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Why The First Season Of CSI: NY Feels So Different To Fans

If the first season of "CSI: NY" has a different feel than the rest of the series, then it's in good company. It's not uncommon for hit shows to take a while to find their groove. Sometimes, as is the case with "Sex and the City," it takes as little as a first episode. "The pilot of 'Sex and the City' feels different from the seasons that follow it," wrote Haley Nahman at Repeller. "It's grittier, Carrie speaks directly into the camera, and maybe most surprisingly, the fashion's extremely forgettable."

Other times, it takes a whole season for the writers, directors, cinematographers, and producers to figure out exactly what they're doing, and how all of their various purviews fit together. "Breaking Bad," for all its genius, fans noticed that the pink teddy bear signaled a shift for the series, in which it focused more heavily on symbolism and jarring camera effects.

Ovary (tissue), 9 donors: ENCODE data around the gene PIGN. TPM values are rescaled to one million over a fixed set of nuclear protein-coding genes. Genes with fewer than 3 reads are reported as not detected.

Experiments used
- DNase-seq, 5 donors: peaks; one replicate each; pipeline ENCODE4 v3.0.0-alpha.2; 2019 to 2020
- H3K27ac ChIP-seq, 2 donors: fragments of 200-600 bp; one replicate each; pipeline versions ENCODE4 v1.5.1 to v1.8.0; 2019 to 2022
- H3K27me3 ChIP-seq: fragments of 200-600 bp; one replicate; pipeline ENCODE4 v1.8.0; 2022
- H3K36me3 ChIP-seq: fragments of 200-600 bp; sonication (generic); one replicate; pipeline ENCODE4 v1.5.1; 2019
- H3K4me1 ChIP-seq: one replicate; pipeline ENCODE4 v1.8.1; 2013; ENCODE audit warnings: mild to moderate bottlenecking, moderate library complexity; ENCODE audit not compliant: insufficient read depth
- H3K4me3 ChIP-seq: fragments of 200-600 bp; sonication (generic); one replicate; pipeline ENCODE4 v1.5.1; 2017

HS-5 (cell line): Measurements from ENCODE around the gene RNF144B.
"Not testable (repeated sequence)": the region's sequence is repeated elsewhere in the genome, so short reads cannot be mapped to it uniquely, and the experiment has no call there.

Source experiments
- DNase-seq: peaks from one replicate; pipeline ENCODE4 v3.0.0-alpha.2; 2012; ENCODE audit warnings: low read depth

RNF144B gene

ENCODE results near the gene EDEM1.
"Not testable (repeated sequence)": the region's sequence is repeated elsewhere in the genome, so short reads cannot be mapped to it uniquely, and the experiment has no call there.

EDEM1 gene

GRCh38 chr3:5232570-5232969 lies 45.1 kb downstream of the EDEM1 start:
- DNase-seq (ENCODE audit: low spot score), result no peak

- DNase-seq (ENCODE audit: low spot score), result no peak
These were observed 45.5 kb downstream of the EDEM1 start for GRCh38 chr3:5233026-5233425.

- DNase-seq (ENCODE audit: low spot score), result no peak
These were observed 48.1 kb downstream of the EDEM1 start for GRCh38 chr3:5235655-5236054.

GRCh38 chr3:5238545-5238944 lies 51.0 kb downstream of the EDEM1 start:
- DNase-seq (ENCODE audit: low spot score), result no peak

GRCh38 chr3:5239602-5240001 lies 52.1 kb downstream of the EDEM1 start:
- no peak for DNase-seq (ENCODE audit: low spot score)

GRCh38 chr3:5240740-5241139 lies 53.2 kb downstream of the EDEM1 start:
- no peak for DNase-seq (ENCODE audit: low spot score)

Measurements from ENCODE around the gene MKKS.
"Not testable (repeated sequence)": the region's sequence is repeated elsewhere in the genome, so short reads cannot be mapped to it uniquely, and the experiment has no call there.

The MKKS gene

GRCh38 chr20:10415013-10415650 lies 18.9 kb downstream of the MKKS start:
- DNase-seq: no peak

As always, though, it is a show's most dedicated fans who tend to notice this shift in tone and approach first. In particular, those willing to take to the worlds of message boards and online discourse have often spotted a narrative shift for a series first. The case was no different for fans of "CSI: NY" on Reddit.

Season 1 of CSI: NY focuses more on Mac

During a thread on the r/csi subreddit, user u/wordy_shipmates pointed out that while subsequent seasons would see "CSI: NY" evolve into an ensemble show, much like other entries into the "CSI" franchise, its first season centered more heavily on the character of Mac Taylor (Gary Sinise). Other characters essentially are relegated to supporting status. "Season 1 doesn't go as in with the characters outside of Mac as some other seasons do," the user posted on Reddit. "From [Season] 2 forward the show changes a bit and I think for the better."

That the first season revolved so heavily around Mac was understandable, at least at first. The pilot of "CSI: NY" was essentially an episode of "CSI: Miami," in which Horatio Caine (David Caruso) has to travel to New York and collaborate with his NYC counterpart, Mac Taylor.

What's more, it's quite clear in those initial episodes show how much Gary Sinise was committed to making this new addition to the "CSI" universe work. As u/wordy_shipmates wrote, "You can tell how much Gary Sinise loved being a part of the show and it was his baby." This is in large part true, as Sinise was both a star of the series and a producer for much of "CSI: NY" (via IMDb).